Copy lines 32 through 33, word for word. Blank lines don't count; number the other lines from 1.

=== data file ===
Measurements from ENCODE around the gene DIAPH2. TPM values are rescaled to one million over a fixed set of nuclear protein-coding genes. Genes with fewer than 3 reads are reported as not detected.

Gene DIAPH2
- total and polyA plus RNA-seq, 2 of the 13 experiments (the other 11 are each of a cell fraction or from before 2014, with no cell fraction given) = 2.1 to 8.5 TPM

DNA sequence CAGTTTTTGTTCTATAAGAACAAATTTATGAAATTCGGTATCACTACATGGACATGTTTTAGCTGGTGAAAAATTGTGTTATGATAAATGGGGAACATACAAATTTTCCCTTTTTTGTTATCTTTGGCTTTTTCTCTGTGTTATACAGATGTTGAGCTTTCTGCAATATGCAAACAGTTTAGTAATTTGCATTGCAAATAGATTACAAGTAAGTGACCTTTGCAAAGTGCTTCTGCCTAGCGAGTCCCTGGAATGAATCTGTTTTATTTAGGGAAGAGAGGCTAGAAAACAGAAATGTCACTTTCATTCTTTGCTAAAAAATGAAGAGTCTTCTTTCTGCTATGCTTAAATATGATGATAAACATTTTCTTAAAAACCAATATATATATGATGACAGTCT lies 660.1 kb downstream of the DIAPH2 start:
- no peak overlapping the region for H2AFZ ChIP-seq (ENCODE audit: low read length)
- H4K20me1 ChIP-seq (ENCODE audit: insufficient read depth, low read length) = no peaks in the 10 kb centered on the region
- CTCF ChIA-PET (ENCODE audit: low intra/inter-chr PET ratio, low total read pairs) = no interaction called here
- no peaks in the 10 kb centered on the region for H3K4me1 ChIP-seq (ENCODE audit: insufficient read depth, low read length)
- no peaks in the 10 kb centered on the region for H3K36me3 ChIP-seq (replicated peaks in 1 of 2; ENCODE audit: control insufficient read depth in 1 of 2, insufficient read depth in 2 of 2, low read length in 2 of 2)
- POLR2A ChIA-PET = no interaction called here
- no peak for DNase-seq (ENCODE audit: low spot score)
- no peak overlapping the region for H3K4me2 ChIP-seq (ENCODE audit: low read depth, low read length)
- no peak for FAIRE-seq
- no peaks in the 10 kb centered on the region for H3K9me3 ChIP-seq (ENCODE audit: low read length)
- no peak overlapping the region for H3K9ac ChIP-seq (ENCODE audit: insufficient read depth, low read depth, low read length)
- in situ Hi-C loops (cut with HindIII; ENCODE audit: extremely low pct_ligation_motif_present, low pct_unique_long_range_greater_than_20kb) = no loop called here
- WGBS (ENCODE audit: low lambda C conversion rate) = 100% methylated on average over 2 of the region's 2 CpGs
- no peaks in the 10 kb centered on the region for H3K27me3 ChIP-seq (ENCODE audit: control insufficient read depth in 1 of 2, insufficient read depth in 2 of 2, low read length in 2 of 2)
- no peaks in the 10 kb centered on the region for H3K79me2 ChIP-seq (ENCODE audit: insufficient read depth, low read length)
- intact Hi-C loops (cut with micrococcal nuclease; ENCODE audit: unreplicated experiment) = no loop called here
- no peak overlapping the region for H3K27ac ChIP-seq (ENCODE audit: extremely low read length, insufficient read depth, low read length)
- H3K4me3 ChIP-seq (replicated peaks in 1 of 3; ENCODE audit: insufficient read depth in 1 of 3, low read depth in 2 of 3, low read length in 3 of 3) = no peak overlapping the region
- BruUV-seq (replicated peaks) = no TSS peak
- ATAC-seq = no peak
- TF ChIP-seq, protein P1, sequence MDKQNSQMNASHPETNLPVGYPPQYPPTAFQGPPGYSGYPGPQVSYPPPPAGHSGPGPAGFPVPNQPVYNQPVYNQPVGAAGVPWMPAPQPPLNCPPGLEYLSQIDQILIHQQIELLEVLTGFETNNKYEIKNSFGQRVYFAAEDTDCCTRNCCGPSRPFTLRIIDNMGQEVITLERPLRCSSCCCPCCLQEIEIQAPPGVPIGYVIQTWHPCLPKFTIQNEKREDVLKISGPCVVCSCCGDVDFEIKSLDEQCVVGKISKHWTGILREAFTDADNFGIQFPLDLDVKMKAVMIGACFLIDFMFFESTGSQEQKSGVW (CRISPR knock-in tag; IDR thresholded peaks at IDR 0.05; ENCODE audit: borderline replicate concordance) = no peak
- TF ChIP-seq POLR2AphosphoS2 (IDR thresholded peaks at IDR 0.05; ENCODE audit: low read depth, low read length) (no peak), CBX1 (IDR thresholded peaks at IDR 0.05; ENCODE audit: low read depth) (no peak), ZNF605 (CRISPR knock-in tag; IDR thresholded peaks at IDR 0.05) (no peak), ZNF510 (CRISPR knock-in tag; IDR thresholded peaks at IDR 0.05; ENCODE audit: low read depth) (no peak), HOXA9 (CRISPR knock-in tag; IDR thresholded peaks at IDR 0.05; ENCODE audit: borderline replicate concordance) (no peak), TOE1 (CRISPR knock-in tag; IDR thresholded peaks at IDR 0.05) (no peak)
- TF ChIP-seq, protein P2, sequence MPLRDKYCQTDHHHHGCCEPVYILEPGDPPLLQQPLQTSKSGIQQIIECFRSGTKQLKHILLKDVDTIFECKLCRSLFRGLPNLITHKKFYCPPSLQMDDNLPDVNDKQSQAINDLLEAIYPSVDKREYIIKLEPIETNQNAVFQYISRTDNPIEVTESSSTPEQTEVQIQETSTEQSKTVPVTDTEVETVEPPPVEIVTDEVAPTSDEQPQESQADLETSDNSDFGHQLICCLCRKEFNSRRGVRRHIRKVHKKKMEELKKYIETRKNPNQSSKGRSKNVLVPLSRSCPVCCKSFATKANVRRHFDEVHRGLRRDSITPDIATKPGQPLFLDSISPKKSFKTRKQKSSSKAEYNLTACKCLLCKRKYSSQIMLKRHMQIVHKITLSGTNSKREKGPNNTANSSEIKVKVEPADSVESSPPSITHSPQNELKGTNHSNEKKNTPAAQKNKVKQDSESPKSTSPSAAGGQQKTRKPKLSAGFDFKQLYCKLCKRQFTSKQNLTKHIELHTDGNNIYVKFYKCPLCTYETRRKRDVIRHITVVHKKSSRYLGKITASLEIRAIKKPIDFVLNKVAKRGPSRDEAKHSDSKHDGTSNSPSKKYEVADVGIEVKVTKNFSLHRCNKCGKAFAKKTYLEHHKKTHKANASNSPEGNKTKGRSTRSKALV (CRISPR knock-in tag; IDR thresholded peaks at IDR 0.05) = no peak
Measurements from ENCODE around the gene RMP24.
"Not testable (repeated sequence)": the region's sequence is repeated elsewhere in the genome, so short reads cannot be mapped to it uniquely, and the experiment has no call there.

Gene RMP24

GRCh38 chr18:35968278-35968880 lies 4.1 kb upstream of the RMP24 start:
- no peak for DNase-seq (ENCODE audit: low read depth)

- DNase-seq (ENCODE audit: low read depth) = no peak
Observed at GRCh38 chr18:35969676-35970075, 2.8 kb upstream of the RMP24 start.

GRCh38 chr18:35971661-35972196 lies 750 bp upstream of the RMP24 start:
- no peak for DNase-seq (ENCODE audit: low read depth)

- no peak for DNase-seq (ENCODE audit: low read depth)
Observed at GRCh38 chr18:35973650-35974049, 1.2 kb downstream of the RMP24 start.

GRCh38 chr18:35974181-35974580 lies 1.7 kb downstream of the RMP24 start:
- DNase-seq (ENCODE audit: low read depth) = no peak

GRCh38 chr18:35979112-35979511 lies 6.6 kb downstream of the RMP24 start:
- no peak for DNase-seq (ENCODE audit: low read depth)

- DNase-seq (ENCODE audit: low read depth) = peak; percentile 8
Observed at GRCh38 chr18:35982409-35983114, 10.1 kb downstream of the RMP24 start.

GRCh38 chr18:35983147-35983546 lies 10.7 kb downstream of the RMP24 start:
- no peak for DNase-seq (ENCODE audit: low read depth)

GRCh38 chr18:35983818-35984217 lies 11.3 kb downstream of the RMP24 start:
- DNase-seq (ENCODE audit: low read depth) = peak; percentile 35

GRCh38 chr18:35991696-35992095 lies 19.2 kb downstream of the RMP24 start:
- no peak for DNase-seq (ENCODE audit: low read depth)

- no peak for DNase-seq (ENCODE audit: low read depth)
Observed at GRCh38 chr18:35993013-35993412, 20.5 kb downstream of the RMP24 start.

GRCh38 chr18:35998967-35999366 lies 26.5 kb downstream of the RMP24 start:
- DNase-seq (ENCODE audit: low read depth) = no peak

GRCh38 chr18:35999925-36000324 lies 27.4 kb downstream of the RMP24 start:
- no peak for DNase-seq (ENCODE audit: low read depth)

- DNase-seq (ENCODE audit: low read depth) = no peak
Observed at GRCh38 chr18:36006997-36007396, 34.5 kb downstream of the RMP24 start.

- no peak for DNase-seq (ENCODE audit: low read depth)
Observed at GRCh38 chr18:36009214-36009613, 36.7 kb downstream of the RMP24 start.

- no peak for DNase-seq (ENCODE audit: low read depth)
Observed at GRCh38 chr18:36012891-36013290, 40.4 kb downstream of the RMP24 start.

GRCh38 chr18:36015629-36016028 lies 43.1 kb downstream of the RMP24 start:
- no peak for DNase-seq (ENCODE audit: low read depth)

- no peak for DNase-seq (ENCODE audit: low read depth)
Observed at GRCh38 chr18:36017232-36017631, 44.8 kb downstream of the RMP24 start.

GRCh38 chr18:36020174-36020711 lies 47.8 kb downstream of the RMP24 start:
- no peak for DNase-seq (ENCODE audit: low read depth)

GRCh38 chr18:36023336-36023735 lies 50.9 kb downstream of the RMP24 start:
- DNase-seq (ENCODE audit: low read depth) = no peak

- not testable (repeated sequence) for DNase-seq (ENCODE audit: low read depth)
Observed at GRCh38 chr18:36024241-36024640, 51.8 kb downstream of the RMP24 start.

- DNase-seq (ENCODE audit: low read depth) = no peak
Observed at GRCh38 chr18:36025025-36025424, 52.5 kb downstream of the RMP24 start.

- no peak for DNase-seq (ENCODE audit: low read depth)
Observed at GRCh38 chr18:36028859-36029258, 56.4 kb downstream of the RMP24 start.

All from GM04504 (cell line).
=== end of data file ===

- no peak for DNase-seq (ENCODE audit: low read depth)

- DNase-seq (ENCODE audit: low read depth) = no peak